Death rates from cancer, the second-biggest killer in the United States, have dropped 25% since 1991, according to a new report from the American Cancer Society. That statistic translates into a lot of lives saved; had the cancer death rate remained steady from its peak in 1991, about two million more people would have died from cancer in the years until 2014, the report finds.
The drop is fueled by decreasing death rates from the four largest types of cancer: lung, breast, prostate and colorectal. “It’s pretty exciting for us that the cancer death rate continues to decline,” says Rebecca Siegel, strategic director of surveillance information services at the American Cancer Society and lead author of the annual report, which was published in CA: A Cancer Journal for Clinicians. “We’re making a lot of progress.”
The authors credit the drop to reductions in smoking—shown last year to be responsible for about 30% of all cancer deaths—as well as advances in treatment and earlier detection.
The report also finds that cancer incidence is 20% higher in men than in women, and the cancer death rate is 40% higher in men. “There’s a different mix of cancers in men and women, and a lot of it has to do with differences in exposure to cancer risk factors,” Siegel says. Though the gender difference isn’t fully understood, men are more likely than women to smoke and drink excessively, both risk factors for several kinds of cancers. Hormone and even height differences may also make men more susceptible, though it’s not yet clear how.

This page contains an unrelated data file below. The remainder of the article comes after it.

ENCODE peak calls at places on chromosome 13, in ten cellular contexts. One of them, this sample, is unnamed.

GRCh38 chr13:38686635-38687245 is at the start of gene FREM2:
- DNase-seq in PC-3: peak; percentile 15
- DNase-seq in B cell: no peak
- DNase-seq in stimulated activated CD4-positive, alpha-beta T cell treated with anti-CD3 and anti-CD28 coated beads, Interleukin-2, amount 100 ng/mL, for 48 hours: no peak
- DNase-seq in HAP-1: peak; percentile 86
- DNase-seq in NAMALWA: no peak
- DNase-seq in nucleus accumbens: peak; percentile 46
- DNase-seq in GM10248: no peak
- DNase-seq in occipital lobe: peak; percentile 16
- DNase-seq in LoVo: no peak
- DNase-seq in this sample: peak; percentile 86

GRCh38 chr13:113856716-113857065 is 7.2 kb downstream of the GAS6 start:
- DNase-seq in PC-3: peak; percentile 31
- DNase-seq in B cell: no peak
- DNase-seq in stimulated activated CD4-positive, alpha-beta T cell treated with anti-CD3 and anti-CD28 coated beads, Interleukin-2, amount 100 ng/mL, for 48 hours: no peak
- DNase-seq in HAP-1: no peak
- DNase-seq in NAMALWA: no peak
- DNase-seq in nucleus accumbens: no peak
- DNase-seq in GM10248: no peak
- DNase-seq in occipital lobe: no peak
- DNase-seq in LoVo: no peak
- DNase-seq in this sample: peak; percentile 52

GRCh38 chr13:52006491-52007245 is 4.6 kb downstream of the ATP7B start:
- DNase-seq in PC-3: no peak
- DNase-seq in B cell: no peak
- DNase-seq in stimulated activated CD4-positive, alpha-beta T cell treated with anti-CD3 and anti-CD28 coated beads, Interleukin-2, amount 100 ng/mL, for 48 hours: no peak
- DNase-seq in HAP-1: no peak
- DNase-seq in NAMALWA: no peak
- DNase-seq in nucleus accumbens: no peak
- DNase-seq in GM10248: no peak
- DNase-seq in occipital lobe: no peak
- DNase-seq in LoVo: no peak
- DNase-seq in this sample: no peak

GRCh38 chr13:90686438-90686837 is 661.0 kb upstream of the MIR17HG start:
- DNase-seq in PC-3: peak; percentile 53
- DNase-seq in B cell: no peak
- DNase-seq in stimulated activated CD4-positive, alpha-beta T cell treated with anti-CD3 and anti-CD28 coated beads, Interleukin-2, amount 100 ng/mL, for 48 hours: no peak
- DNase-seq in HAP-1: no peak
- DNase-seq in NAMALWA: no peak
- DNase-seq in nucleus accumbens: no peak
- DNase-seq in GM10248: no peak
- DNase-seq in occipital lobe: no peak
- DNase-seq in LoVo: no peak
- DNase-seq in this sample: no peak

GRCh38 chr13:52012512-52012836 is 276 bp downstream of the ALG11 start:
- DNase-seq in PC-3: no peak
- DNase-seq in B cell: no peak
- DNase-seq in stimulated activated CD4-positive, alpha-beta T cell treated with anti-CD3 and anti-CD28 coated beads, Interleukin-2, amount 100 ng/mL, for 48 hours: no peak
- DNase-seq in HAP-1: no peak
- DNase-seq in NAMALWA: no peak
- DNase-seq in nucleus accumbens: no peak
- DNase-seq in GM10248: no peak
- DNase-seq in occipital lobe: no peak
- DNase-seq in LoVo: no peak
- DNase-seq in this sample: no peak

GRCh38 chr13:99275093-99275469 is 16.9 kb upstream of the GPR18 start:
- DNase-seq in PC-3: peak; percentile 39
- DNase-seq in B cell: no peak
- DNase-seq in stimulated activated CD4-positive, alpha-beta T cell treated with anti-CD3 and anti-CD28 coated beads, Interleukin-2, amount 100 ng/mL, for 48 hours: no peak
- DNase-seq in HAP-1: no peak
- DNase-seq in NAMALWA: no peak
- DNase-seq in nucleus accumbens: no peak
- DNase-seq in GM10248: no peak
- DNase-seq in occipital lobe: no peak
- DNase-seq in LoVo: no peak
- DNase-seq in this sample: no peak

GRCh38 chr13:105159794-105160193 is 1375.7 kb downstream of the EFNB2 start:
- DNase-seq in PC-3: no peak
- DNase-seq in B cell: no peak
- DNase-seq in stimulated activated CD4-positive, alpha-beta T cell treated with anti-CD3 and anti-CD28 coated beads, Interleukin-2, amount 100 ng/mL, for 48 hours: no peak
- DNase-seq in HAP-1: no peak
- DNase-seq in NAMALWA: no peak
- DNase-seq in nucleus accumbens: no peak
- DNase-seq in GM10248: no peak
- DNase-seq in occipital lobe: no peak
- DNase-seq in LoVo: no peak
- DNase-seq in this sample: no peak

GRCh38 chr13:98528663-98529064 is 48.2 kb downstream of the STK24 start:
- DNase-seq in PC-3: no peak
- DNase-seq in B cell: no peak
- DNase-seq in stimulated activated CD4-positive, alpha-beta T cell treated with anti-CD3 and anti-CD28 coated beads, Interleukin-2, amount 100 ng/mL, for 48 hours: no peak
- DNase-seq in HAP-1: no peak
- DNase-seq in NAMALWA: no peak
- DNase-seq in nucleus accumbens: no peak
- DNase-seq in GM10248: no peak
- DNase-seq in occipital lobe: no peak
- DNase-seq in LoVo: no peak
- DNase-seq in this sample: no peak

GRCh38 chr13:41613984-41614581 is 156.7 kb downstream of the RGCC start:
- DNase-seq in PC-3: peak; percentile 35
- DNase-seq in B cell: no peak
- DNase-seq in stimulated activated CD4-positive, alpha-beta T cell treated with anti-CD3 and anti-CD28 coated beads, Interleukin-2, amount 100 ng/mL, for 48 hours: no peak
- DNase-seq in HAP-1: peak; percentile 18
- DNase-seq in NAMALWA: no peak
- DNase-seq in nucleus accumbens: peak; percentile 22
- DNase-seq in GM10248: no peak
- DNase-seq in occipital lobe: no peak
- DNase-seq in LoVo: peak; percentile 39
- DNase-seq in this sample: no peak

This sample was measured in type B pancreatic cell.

Racial disparities also affect who dies from cancer, but those differences are shrinking, the report shows. In 1990, black men were almost 50% more likely to die from cancer than white men, but in 2014, that difference dropped to 21%. The gap is also narrowing in women. These drops are largely due to declines in smoking by black youth in the 1970s and early 1980s, Siegel says.
Minorities also have better access to healthcare and insurance, and the proportion of uninsured Blacks and Hispanics halved from 2010 to 2015. Those changes are too recent to make much of a dent in the present data, Siegel says, but they do suggest a way to drive cancer death disparities down even more. “The potential for an acceleration in closing that gap is there with this increased access to healthcare,” Siegel says. “Hopefully it will be sustained.”
While good news overall, the report doesn’t guarantee a continuous downward trend of death rates from cancer. Recent evidence shows that death rates from other leading causes of death—like heart disease, closely related to obesity—are on the rise. Obesity, a risk factor for cancer, probably has yet to show its full effect on the death rates of cancer, Siegel says. “We don’t know when we’re going to see the effects of the tripling of the obesity rate in the past several decades,” she says, adding that excess body weight, unhealthy diet and a lack of physical activity account for about 20% of cancer diagnoses in the U.S. Some statistics hint that obesity may already be taking a toll. Rates of colorectal cancer, which is linked to obesity, are declining overall, Siegel says, but they’re rising in people younger than 50.
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